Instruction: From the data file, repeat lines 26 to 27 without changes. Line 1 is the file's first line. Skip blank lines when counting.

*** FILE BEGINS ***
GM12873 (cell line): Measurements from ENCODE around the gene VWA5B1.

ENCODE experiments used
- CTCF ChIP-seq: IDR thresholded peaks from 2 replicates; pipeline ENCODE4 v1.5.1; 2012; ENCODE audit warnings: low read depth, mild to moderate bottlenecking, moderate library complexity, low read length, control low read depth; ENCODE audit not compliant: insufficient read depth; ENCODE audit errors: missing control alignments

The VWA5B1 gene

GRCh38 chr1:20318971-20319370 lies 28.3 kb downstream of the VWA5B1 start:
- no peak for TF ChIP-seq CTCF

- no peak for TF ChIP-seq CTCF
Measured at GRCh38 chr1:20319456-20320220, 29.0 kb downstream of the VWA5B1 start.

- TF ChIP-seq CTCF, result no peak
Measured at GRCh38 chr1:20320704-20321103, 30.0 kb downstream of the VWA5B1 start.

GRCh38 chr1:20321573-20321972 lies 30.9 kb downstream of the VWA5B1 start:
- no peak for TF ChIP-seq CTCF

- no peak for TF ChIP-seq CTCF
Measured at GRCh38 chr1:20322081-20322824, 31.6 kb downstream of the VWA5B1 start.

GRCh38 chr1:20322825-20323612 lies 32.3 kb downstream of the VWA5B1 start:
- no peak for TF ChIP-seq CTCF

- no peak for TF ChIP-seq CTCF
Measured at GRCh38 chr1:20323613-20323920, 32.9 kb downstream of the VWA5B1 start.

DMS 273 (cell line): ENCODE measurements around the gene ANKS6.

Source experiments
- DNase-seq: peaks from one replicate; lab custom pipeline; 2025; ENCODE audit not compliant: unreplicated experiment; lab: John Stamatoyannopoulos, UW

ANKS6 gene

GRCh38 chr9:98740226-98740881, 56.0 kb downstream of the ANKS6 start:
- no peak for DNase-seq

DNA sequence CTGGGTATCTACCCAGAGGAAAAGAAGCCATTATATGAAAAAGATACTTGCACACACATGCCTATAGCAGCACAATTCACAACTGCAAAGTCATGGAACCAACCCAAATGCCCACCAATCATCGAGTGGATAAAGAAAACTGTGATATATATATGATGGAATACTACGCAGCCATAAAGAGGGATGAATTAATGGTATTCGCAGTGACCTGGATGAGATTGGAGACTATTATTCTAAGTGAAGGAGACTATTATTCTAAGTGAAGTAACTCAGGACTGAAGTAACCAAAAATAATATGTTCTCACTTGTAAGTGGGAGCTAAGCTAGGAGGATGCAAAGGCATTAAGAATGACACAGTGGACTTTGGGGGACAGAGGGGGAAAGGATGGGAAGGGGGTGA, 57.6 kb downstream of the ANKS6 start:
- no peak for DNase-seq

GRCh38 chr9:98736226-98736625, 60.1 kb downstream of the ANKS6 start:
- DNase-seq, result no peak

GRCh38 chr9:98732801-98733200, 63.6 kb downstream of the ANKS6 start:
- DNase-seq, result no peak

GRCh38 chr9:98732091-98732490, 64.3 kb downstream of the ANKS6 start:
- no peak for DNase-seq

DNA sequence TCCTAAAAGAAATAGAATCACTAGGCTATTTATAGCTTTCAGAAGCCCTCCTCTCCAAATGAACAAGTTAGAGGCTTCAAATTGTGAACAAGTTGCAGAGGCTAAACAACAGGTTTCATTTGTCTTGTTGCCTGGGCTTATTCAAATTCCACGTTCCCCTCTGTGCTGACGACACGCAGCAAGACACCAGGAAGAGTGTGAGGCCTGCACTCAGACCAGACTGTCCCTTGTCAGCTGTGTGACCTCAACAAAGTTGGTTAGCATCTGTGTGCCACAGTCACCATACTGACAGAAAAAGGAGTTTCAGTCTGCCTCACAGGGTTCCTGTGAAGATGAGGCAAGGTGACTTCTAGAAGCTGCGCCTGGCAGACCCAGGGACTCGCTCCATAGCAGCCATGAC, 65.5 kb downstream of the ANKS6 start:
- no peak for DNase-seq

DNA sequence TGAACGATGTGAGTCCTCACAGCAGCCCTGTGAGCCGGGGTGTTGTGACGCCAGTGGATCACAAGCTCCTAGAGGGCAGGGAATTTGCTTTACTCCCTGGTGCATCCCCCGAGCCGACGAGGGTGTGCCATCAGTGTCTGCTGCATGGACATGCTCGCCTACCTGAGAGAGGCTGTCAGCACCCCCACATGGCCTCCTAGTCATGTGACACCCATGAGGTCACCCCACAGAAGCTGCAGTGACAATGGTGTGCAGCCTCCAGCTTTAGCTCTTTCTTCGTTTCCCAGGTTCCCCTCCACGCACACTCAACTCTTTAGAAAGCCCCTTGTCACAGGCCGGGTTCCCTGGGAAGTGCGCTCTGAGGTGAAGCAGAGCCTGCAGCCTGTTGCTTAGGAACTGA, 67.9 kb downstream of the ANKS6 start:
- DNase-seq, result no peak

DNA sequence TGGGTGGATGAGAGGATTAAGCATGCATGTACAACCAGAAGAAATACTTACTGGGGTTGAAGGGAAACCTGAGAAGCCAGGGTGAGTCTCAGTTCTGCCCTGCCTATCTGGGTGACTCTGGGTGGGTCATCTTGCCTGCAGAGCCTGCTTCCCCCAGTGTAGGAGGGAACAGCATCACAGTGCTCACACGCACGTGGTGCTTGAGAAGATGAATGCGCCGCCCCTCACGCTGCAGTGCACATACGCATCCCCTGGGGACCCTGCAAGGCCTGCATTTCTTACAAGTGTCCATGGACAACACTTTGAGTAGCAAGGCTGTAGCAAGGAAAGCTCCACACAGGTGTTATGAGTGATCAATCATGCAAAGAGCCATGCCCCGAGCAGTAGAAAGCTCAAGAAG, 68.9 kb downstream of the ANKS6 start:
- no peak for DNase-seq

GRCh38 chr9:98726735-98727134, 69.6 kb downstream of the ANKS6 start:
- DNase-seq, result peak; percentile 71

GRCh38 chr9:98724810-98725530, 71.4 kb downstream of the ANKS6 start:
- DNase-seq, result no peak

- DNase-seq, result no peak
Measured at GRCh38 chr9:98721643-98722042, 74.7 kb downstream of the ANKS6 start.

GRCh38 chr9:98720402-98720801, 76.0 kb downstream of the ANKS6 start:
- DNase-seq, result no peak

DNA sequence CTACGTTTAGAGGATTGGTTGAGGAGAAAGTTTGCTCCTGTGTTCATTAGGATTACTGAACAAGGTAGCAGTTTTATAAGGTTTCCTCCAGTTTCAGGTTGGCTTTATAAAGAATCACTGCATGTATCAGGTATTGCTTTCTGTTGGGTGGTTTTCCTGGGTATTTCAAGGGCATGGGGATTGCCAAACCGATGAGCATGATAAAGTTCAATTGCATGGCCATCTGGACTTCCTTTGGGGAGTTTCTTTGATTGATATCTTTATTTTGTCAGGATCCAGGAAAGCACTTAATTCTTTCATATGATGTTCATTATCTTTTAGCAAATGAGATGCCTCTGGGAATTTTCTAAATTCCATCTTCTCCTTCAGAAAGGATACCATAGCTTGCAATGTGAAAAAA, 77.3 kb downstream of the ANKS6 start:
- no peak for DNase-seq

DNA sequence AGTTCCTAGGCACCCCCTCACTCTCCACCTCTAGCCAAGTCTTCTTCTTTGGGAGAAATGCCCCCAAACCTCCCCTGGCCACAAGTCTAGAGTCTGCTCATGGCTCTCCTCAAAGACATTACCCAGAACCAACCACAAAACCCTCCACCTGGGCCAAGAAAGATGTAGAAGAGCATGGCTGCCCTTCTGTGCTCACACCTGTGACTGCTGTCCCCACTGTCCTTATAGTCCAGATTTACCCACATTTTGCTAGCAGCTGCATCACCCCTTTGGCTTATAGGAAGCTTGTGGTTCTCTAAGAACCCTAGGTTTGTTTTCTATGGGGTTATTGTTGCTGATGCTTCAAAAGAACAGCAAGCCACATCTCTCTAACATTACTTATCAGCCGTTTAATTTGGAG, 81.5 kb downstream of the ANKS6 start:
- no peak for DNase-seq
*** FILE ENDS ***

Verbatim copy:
- no peak for DNase-seq

GRCh38 chr9:98736226-98736625, 60.1 kb downstream of the ANKS6 start: